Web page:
My God, I can hear you say, not another quarrel! Relax. This isn’t a for or against different media, simply my observations on publications, both print and digital, that have watches as their subject matter. Of which, let’s be honest, there is no shortage. Think of the innumerable special supplements tucked inside national newspapers and general-interest magazines, whose lack of originality sometimes borders on the embarrassing. I’ve often asked myself how these publications, glossy and otherwise, think they can survive by selling “journalistic” articles that depend on photos supplied by brands’ press divisions and are filled with a remake of copy from the same source. Reproduced as is on the newspaper’s website.
I am aware that, with a few rare exceptions, profitability remains an issue in publishing and no-one knows exactly how to boost the bottom line. The web has rewritten the rules of an industry that has been doing the same thing since the days of Gutenberg, five hundred years ago – even if printing techniques and distribution have evolved over time. Digital is a game-changer that has driven the art of typography and journalism into a fourth dimension; one that is no longer linear and doesn’t obey the established rules. And the result is chaos.
Polls enlighten us that people have stopped buying newspapers: given what's on offer, that's hardly a scoop!
No-one can wave a magic wand and resolve the problem, me less than anyone. But a little common sense can help. Ever since this revolution began, print and digital have inhabited diametrically opposed worlds. And yet instead of investing straight away in creativity and seeking new solutions, publishing houses chose to lay off staff, shut down titles and bury their head in the sand. Polls then enlighten us that people have stopped buying newspapers: given what’s on offer, that’s hardly a scoop!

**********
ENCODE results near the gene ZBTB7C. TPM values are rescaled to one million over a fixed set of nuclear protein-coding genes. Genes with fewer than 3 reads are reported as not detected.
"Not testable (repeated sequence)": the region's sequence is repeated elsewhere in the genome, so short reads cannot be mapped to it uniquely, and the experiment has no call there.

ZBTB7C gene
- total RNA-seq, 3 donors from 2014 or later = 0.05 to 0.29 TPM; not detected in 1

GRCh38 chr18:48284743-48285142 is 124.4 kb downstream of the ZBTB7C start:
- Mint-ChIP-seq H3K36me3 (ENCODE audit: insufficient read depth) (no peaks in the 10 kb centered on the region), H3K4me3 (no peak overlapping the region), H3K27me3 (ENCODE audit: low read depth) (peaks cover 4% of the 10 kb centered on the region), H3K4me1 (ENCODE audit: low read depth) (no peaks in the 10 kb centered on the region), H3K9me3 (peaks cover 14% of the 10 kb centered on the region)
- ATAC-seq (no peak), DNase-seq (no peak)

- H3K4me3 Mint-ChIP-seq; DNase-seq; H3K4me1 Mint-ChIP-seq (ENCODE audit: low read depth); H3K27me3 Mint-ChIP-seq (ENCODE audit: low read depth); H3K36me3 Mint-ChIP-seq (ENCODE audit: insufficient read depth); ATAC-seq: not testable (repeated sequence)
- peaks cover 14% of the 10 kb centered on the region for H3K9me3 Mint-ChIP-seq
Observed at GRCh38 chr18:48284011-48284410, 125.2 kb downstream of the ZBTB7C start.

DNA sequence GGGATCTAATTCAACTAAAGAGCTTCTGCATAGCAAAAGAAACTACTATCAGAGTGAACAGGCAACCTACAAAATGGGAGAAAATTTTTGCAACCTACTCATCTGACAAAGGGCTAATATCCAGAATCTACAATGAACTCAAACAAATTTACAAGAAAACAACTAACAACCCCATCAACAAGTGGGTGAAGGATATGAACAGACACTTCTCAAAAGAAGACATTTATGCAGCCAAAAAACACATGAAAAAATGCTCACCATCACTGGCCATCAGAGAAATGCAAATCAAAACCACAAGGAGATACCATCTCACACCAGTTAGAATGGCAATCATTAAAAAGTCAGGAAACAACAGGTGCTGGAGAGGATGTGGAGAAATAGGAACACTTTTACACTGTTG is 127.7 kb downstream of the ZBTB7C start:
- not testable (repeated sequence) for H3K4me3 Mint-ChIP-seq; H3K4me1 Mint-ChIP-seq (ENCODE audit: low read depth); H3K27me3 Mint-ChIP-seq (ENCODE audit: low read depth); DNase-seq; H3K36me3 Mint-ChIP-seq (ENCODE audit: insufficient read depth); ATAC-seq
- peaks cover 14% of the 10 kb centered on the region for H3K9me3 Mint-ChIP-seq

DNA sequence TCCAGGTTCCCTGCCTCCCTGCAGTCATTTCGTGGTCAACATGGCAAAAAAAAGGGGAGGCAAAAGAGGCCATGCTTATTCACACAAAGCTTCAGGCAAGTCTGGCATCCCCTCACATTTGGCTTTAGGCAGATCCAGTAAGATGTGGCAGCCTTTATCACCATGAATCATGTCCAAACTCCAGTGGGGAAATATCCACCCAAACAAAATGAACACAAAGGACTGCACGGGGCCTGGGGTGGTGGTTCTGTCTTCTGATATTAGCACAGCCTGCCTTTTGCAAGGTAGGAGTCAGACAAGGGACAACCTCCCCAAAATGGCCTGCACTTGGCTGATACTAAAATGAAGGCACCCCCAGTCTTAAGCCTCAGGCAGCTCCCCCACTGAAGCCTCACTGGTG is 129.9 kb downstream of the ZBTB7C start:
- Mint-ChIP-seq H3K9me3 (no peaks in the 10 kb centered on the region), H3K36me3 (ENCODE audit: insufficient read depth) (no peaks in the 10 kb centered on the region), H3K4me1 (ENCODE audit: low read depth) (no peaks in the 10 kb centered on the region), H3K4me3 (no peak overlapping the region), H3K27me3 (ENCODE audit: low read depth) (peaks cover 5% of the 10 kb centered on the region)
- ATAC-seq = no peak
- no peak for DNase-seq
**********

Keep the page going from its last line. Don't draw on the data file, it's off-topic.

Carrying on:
Parthenogenesis of information
The web has a syntax different to that of paper, and vice versa. After beating paper in the “race” to deliver information almost in real time, the web has given us the link economy: the sprawling net of hypertext links that connect and give meaning to the growing avalanche of self-reproducing, auto-activating data. Even a child can understand that links that provide a minimum of information have a strategic value for anyone, businesses in particular, able to use them to their advantage. This is why, including in the Fine Watchmaking segment, specialist and non-specialist publications, as well as brands, should be thinking about making different use of web and print in order to get the most out of both.
Beyond the obvious – information on new releases, flashbacks, product comparisons, forums, videos, animations and interactive infographics – the web is designed to propose a succession of updated links to lure consumers and readers who, like everyone else in the digital age, have changed the way they read and, more importantly, the way they think. It is the role of print media, on the other hand, to provide quality, to offer features, in-depth reporting and literary specificity in a cultural and historical context; things that wouldn’t make sense online. Nobody would dream of driving a Ferrari across a field just as no-one would pull onto the starting grid at Le Mans in an SUV. Because let’s not forget: while the web delivers raw information, print is high-end. Paper is culture.